From Publishers Weekly
In this sweeping historical novel, a Russian girl from a wealthy Jewish family turns revolutionary and marries a high-level Bolshevik. She embarks on a disastrous affair years later that endangers her two children and twists her from a loyal Communist into yet another of Stalin's victims. The history and characters are fascinating, but the narration is marred by Anne Flosnik's flat characterization and implausible Russian accent, which evokes a bad Bela Lugosi imitation. Furthermore, her self-conscious diction prevents listeners from relaxing into the flow of the story. A Simon & Schuster hardcover (Reviews, Sept. 15).(Jan.)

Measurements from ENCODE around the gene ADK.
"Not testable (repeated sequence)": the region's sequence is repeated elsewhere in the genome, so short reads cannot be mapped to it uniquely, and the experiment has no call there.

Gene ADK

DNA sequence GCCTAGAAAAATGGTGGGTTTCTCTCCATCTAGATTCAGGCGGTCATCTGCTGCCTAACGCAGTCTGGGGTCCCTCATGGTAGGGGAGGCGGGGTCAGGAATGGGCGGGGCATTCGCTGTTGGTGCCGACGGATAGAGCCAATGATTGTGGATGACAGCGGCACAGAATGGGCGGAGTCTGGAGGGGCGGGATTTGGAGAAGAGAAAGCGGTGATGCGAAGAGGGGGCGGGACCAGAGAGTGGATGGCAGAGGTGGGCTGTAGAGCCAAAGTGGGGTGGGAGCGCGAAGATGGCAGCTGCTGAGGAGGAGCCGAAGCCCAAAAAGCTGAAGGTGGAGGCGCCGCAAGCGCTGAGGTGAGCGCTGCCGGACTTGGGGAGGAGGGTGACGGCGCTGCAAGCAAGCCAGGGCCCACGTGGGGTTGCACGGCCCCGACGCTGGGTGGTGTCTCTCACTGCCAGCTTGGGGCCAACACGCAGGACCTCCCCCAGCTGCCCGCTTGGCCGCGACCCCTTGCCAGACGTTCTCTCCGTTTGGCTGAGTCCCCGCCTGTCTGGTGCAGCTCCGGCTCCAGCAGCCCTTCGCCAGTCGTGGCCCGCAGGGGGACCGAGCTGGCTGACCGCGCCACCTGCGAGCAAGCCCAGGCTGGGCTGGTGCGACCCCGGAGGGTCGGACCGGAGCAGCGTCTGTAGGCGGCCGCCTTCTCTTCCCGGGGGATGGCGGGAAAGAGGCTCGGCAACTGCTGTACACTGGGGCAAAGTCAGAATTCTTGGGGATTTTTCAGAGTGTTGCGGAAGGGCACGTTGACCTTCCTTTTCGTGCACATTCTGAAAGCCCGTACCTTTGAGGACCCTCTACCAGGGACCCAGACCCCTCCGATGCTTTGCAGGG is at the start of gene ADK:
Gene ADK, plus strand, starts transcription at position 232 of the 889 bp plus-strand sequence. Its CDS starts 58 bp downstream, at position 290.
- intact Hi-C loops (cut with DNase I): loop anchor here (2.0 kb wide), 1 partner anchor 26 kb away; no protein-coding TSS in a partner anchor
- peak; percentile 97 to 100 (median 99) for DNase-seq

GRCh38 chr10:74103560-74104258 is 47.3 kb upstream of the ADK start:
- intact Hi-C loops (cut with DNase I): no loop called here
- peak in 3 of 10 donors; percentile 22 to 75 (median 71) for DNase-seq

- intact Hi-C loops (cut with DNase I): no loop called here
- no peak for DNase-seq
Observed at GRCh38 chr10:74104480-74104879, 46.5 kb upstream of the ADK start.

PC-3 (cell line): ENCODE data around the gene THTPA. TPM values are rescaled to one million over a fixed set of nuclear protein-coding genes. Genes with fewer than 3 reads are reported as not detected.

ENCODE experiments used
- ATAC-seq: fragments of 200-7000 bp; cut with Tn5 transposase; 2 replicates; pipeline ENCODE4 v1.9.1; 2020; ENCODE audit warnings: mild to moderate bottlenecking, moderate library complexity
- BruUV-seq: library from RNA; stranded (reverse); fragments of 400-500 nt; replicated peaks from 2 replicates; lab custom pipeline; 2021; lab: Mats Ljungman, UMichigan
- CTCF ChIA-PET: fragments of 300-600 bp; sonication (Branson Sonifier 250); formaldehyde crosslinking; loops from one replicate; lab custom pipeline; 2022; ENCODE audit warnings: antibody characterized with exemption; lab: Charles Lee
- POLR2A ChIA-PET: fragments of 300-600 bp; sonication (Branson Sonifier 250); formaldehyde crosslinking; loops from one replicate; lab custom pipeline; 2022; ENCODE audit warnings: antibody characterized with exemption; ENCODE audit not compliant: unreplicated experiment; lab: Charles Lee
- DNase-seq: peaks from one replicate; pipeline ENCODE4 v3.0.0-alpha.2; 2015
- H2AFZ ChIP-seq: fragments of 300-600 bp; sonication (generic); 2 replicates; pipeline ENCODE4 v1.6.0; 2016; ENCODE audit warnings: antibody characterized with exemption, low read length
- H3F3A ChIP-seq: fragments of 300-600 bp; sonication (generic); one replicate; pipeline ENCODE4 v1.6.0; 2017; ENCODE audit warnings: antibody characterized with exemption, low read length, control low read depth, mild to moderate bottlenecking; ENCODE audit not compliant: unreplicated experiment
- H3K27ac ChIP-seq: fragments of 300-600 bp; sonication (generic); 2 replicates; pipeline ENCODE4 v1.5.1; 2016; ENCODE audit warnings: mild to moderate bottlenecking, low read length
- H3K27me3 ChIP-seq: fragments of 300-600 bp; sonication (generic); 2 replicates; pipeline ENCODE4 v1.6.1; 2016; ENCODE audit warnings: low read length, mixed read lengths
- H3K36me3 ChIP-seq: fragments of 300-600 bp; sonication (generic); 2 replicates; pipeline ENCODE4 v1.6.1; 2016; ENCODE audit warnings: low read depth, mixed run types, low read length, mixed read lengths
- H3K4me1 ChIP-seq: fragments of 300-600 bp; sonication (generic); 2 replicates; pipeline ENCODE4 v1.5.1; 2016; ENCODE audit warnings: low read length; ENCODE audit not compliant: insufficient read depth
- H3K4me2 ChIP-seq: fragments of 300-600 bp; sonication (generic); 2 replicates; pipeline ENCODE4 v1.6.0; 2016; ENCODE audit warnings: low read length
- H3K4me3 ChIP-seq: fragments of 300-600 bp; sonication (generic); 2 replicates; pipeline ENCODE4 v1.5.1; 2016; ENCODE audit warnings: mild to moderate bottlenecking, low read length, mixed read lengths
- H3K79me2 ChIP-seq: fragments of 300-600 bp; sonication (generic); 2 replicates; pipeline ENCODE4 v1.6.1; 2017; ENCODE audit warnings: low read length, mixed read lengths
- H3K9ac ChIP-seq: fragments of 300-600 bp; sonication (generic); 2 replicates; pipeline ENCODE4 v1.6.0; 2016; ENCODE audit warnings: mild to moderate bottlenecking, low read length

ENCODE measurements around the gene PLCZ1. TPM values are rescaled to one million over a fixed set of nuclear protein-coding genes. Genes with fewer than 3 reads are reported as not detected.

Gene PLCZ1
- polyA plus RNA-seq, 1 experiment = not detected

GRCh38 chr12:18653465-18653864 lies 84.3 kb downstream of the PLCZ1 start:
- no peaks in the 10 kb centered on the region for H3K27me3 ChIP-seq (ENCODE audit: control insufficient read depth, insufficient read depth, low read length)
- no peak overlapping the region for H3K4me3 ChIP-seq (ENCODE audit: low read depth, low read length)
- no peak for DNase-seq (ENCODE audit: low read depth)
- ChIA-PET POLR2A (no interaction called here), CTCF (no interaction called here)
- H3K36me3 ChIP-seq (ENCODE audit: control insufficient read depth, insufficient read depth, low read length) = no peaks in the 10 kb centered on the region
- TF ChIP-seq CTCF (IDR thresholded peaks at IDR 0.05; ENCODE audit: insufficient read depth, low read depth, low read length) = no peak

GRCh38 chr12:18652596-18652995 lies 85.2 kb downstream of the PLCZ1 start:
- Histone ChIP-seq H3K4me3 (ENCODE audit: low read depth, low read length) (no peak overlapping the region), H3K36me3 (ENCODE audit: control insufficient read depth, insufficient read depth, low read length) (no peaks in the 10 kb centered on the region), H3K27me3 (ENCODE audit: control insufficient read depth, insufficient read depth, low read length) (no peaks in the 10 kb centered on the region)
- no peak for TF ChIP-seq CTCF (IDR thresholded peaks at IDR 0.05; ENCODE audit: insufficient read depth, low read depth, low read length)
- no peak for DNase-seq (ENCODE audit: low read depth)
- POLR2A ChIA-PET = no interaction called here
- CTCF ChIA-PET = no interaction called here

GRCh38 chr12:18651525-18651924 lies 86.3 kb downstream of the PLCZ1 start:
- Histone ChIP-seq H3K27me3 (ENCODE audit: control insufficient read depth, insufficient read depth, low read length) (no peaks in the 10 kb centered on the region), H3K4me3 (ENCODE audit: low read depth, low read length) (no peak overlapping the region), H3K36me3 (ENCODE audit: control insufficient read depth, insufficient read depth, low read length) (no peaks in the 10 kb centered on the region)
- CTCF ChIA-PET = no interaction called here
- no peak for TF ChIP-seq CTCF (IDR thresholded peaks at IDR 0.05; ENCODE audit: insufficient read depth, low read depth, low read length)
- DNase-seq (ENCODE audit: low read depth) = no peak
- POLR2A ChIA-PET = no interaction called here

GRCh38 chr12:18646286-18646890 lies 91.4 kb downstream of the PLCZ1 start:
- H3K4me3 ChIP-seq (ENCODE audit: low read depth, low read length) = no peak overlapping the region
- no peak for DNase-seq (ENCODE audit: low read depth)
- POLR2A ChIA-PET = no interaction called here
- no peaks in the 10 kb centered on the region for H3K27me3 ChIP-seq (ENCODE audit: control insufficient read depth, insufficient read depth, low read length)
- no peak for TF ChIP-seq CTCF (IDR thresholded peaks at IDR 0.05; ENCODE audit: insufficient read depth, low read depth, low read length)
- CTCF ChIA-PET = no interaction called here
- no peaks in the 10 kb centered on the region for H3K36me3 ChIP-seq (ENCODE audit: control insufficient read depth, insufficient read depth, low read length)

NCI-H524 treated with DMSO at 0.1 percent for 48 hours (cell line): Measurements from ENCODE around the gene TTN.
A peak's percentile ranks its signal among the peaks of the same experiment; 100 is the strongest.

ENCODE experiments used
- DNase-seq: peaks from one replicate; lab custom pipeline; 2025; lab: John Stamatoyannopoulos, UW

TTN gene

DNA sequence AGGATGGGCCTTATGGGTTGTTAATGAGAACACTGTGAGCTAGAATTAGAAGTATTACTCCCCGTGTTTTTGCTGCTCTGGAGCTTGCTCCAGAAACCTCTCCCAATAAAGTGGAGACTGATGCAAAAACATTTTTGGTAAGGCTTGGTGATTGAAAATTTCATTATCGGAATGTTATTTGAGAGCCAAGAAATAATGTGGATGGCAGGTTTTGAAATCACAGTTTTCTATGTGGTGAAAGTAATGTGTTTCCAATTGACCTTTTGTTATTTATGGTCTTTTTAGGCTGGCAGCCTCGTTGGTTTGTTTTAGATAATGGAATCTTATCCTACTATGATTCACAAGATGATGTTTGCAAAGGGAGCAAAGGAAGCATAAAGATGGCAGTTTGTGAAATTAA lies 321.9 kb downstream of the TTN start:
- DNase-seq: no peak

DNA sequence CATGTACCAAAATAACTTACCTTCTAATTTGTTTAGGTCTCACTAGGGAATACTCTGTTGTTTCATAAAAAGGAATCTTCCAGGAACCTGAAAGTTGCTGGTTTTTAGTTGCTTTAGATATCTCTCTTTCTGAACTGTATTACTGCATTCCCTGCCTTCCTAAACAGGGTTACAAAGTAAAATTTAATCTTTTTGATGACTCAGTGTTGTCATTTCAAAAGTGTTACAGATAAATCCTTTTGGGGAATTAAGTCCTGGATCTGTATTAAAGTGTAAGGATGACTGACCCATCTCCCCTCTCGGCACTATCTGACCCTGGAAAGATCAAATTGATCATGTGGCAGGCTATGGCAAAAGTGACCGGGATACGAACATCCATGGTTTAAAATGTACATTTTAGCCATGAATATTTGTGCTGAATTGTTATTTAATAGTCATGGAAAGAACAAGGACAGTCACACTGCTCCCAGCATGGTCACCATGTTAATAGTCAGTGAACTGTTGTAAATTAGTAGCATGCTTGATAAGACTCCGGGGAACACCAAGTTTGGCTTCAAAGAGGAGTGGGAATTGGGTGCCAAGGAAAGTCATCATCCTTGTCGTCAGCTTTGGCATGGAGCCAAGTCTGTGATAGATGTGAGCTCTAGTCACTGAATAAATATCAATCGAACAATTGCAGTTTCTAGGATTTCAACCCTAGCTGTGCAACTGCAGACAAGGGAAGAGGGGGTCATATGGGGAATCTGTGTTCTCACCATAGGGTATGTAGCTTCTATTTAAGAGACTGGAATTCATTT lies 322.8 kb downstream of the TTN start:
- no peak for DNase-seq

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An adolescent schoolgirl from a privileged family of Jewish lineage, whose ideas of politics and revolution come from novels, Sashenka Zeitlin comes face-to-face with reality when she is arrested by czarist secret police in 1916 St. Petersburg. Undeterred by this and encouraged by her uncle, an associate of Lenin, she throws herself into the Bolshevik movement, becoming a double agent and hastening the dawn of the Soviet Union. By 1939, Sashenka has become a mother, married to a Communist official. Living in relative ease, they host parties of such repute that even Stalin attends. Despite the couple’s surviving unscathed Stalin’s purges of 1937 and 1938, the revolution’s need to devour its children eventually overtakes even true believers made especially vulnerable by indiscreet love affairs. In 1994 the Soviet Union has collapsed, but Sashenka’s legacy cannot so easily be put to rest. Montefiore’s command of Russian history makes the novel’s details especially vibrant. --Mark Knoblauch
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